Slings and Arrows: Why Birders Love to Hate Blue Jays
Indeed, as the story is told, a distinguished English bird man once visiting America was eager to see a living blue jay instead of a museum skin. He considered it to be the finest bird in the world and was surprised to find that it was quite ordinary.
While the blue jay is a year-round resident from southern Canada to the Gulf Coast and west to the far edge of the Great Plains, some of them migrate, though their numbers vary from year to year. For instance, as many as 154,000 southbound blue jays have been seen in one day from Hawk Tower at Holiday Beach Conservation Area on the north shore of Lake Erie. But as blue jay students Keith Tarvin and Glen Woolfenden note in their life history account for The Birds of North America project, “All aspects of blue jay migration [are] poorly understood.”
Thoreau also portrayed the blue jay’s characteristic cry as an “unrelenting steel-cold scream.” Experts call it the “jeer call,” and it’s used for assembly and for mobbing predators (like my outdoor cats) and even human intruders. Or simply when a lonely jay wants contact with others of its kind. But blue jays have a remarkable vocal array, including what I consider one of the prettiest songs in the bird world. This is the “bell call,” a series of clear, fluid whistles: kloo-loo-loo. Then we have the “whisper song,” described by Tarvin and Woolfenden as a “soft, quiet conglomeration of clicks, chucks, whirrs, whines, liquid notes, and elements of other calls.” Fledglings, they note, develop a full vocal repertoire by the time they are six months old.
The blue jay is also a near-perfect mimic of the calls of red-tailed, red-shouldered, and Cooper’s hawks. The “hawk call” is typically heard when a jay is in an excited state, perhaps approaching a feeding station. One unproven theory is that jays are trying to trick other birds into believing a raptor is present. (Another black mark: deceit.)
While blue jays are common in woody towns and suburbs, they are truly forest birds. All kinds of forests—deciduous, coniferous, mixed. In fact, their distant ancestors are credited for the rapid northward expansion of oak, beech, and chestnut trees once the glaciers retreated 10,000 years ago. Trees, of course, are rooted in place. But as Louis Pitelka of the University of Maryland’s Appalachian Laboratory wrote in American Scientist, “Populations of plants do move, infiltrating new territory by creep of root and shower of seed.” And paleoecologists mapping ancient pollen data tell us that nut-bearing trees advanced as much as 380 yards a year, much faster than trees with windblown seeds, like maples and birches.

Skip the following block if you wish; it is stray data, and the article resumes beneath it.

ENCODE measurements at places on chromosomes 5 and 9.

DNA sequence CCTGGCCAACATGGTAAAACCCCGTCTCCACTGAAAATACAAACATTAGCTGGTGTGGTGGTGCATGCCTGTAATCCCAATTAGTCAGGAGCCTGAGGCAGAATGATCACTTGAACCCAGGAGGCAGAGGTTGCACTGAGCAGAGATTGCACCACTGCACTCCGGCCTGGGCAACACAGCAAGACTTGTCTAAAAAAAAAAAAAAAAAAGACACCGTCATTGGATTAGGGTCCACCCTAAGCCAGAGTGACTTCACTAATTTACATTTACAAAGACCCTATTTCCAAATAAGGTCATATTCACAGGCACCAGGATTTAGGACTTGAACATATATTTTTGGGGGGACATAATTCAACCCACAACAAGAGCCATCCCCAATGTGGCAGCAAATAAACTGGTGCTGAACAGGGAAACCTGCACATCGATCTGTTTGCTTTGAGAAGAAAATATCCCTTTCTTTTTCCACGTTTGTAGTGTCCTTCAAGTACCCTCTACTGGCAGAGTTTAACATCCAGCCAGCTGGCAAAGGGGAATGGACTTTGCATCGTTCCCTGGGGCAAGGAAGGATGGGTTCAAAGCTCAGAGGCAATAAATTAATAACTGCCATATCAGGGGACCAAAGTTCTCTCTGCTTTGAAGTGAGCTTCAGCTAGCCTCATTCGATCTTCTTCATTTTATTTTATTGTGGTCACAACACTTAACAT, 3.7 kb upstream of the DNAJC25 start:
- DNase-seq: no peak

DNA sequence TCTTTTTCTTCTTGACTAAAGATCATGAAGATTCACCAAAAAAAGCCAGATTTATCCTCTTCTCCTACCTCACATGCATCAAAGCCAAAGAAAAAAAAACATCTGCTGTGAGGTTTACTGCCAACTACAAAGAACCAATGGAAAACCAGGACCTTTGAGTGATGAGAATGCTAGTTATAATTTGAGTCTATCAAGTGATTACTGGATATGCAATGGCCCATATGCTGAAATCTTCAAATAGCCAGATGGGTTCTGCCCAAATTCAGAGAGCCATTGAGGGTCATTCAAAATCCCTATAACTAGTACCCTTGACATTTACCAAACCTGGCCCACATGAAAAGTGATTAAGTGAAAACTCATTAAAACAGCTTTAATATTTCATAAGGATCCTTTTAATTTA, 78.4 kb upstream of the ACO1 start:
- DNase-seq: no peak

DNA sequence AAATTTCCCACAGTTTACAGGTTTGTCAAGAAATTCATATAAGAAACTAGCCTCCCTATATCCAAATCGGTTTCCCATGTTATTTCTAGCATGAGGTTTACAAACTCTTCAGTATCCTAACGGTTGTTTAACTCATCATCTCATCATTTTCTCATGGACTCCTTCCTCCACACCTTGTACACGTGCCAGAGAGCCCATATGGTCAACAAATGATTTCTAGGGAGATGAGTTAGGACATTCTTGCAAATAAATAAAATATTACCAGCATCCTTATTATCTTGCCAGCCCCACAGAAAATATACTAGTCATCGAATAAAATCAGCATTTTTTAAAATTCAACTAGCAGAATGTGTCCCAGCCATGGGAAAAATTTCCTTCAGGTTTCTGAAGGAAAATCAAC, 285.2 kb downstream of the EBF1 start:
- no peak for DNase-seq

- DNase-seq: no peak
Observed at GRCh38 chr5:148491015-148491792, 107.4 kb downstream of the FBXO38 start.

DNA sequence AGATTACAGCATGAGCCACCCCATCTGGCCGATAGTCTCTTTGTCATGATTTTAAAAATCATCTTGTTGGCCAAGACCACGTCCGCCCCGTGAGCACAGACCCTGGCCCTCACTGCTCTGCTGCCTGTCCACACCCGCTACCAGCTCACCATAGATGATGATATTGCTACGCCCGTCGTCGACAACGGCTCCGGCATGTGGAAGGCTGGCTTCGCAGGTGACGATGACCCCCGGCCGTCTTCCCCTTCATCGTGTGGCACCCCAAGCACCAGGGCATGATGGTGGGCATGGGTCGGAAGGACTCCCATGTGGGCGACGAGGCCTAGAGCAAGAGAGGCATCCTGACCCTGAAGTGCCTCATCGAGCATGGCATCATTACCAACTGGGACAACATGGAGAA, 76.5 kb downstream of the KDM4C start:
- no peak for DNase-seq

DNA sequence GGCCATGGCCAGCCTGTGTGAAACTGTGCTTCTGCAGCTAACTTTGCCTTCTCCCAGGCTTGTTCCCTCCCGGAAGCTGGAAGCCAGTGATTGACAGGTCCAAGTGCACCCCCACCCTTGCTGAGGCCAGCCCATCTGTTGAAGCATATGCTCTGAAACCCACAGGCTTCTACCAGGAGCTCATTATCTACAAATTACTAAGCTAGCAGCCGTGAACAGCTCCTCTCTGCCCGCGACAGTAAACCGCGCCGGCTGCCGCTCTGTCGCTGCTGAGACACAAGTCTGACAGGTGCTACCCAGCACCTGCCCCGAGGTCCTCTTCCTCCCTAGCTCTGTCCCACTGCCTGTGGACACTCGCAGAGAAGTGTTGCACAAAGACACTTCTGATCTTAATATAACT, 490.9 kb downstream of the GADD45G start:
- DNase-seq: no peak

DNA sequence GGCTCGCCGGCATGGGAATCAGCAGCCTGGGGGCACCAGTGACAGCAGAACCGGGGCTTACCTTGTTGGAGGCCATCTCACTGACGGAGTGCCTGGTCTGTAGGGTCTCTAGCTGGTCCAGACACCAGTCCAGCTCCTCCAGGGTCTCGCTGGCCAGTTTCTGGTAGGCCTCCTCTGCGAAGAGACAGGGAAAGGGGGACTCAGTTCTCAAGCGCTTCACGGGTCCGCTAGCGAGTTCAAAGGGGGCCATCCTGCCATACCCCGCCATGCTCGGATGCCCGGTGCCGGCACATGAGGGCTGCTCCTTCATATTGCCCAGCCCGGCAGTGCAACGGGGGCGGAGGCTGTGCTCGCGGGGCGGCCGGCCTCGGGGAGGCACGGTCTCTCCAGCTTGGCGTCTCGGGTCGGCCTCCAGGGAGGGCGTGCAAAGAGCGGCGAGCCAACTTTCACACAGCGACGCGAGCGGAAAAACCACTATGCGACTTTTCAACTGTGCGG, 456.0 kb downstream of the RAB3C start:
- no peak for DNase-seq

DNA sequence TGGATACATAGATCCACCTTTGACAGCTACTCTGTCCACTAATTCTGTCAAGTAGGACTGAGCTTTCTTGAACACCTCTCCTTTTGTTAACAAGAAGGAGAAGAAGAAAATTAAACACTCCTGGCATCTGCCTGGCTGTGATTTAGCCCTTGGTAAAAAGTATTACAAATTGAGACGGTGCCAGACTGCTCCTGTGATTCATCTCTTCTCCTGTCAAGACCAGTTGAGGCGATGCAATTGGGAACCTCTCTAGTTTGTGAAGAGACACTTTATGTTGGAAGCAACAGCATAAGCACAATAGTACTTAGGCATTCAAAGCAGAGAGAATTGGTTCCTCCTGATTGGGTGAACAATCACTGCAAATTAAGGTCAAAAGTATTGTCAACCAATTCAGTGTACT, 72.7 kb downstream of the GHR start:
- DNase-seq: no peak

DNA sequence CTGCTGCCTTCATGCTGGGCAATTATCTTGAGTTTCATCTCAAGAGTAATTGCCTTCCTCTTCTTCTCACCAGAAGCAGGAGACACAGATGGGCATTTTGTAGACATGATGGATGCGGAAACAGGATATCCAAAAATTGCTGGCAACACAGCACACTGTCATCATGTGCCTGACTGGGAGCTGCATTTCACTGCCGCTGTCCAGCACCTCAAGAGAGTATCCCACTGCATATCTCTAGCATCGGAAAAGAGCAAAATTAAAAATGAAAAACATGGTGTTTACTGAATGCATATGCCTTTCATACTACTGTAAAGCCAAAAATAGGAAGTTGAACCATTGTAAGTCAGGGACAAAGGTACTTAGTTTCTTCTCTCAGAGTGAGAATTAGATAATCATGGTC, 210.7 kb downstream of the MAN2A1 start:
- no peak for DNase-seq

Simply put, blue jays airlifted the oaks, beeches, and chestnuts to new territories when the ice melted. Nut-squirreling mammals, experts point out, were of little help, since they usually hoard food close to the parent tree.
Curt Adkisson became hooked on blue jays when Carter Johnson, a plant ecologist formerly at Virginia Tech, mentioned seeing jays streaming along a woody fencerow in Wisconsin, carrying beechnuts from a patch of forest to a bog. This led to a three-year study in which the scientists calculated that resident jays made 13,000 round trips from their woodlot habitat to the swamp’s vicinity over a 27-day period in September, dispersing 100,000 nuts to sites as far away as two and a half miles. The birds, they reported in American Midland Naturalist, carried anywhere from 3 to 14 beechnuts a trip. In our conversation, Adkisson, a private pilot, compared the sight of a heavily laden jay to a small plane laboring nose-high because of a weight and balance problem.
The fencerow route, the researchers noted, offered the slow-flying blue jays a place to hide from migrating hawks during the beechnut shuttle. And the birds were highly selective when collecting green nuts from burs in the tree canopy. They chose only sound, weevil-free seeds—seeds that were likely to germinate into beech seedlings if a particular bird died, forgot the location of its nut stash, or failed to empty the cache during a mild winter.
Meanwhile, back at Virginia Tech’s Blacksburg campus, biologist Susan Darley-Hill was monitoring blue jay acorn dispersal from a stand of 11 pin oaks surrounded by a mosaic of residential neighborhoods, vacant lots, mature woodlands, and old fields. Jays, she related in the journal Oecologia, carried off 133,000 acorns, or 54 percent of the mast crop, while eating another 20 percent on the scene. Most of the nuts left beneath the trees were parasitized by insect larvae and worthless.
The foraging blue jays, she explained, held an acorn with their feet and hammered the nut’s cap with a closed bill until it came loose. The birds then used their lower mandibles to pry the cap off and either hammered the acorn open and ate it or swallowed the nut whole for caching. The expandable throat and esophagus of a blue jay can hold up to five pin oak acorns or three larger ones from white oaks, and the bird typically collects one more nut in its bill before departing.
Arriving at its cache site, the blue jays usually regurgitated their acorn haul in a pile, then dropped the nuts one at a time within a few yards of each other, covering them with leaf litter. Darley-Hill reported that 91 percent of the caching sites in the Blacksburg study were on suburban tracts or bare soil where colonies of pin oak seedlings were already thriving. One cached acorn, she added, would never germinate. The jay stuffed it in ivy covering a brick wall.